Members of the cloud computing industry this week announced the Open Cloud Initiative, a non-profit organization to advocate open standards in cloud computing, at the OSCON 2011 open source convention in Portland, Ore.
The organization maintains a set of Open Cloud Principles, adherence to which will determine whether a given product or service can indeed bear the open cloud label.
It was set up because there is no common set of standards cloud service providers adhere to, which means data often can’t be migrated between cloud service providers.
The open cloud standards seek to ensure interoperability and make it easy to enter and leave cloud services regardless of what systems they use.
This is the industry’s second attempt at setting up an open cloud standard; Sun Microsystems launched an open cloud platform in March of 2009, but Oracle entered an agreement to purchase the company the following month and nothing’s been nothing heard about Sun’s platform since.
It’s not clear exactly how useful an open cloud initiative will be.
“People aren’t doing as much with public clouds because they’re concerned with security and other issues such as application behavior and legal issues, and you’re seeing private clouds being installed,” Joe Clabby, president of Clabby Analytics, told LinuxInsider.
“As far as standards go, I don’t see the private cloud space being that fragmented,” Greg Potter, a research analyst at In-Stat, told LinuxInsider. “I don’t see the OCI as having much of an impact.”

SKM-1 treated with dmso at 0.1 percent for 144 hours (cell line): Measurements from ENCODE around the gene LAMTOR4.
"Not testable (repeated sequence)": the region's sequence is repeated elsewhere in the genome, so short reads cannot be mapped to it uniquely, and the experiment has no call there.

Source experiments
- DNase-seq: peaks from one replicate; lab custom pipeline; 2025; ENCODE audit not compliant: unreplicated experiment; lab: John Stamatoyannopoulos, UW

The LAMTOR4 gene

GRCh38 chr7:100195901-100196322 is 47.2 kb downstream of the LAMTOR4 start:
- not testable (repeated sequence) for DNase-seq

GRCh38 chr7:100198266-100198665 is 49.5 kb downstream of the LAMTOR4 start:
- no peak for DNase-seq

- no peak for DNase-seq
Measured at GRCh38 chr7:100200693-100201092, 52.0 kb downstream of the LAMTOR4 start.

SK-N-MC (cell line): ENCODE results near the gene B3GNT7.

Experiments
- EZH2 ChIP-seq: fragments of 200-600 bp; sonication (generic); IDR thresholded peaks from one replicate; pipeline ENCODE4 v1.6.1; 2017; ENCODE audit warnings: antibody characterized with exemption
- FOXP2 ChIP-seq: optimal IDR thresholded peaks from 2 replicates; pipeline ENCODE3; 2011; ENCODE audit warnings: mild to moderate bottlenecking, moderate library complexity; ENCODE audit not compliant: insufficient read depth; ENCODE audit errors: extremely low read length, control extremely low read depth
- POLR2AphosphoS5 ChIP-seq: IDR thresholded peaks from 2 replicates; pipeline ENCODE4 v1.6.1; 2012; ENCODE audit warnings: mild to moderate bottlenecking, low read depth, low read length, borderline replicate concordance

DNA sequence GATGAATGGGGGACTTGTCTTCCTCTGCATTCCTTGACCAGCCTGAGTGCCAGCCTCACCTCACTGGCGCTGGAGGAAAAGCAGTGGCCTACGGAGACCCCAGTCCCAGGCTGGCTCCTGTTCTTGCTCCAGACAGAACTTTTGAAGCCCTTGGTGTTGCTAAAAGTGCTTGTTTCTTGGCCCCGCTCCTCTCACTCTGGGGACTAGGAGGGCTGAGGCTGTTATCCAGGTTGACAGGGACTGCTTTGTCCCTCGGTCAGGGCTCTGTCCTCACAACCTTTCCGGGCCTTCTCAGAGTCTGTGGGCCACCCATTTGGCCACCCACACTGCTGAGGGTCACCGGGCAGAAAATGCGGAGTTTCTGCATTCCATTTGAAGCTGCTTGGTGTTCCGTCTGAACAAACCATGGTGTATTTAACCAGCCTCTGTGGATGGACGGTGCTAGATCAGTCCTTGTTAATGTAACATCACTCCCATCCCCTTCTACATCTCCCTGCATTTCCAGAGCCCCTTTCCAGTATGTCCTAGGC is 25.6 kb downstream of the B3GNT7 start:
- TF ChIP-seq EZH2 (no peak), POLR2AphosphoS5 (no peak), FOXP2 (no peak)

Opening Up the OCI
One of the members of the OCI board of directors is Sam Ramji, who headed Microsoft’s CodePlex Foundation briefly after it was launched. The foundation has since been renamed the “OuterCurve Foundation.
Others include Shanley Kane, who’s head of developer relations at Apigee; Marc Fleischmann, CEO and cofounder of RisingTide Systems; Rick Clark, a principal engineer at Cisco and the chief architect for Openstack; and Noirin Plunkett, who’s executive vice president of the Apache Software Foundation.
The Open Cloud Principles used by the OCI require multiple full, faithful and interoperable implementations, at least one of which is open source so that users have an alternative system that they can deploy and don’t have to hire developers to implement open standards for them.
About the Open Cloud Principles
Users must be able to enter and leave open cloud services easily no matter who they are and what their IT systems consist of.
Open cloud systems must represent all user data and metadata in open standard formats and expose all functionality through open standard interfaces.
Open standards must be documented in all their details, published and be made both accessible and reusable at no charge. Any patents present on parts of the standards must irrevocably be made available royalty-free.
Other requirements for open standards are that any trademarks possibly present on identifiers must be used for non-discriminatory enforcement of compliance only, and that there must be multiple, full and faithful implementations, at least one of which must be licensed under an Open Source Initiative-approved license or placed into the public domain.
Examples of OSI-approved licenses are the Academic Free License 3.0 (AFL-3.0), the Apache License 2.0, the BSD 3-Clause “New” or “Revised” license, the Eiffel Forum License V2.0, and various GNU General Public Licenses.
OCI: A Real-World Guideline or Just Vapor?
It’s difficult to discern whether or not OCI will have much of a future.
Its principle — to make data fungible between different cloud service providers in order to avoid vendor lock-in — may well be moot for all but the smallest companies.
IBM has been offering both private and hybrid clouds for some years now, and June saw a slew of other vendors stampede into or expand their private or hybrid cloud offerings.
They include NTT America; HP, which extended its Hybrid Delivery solutions portfolio; and Dell.
“I think the world will shake out into hybrid clouds,” Clabby said.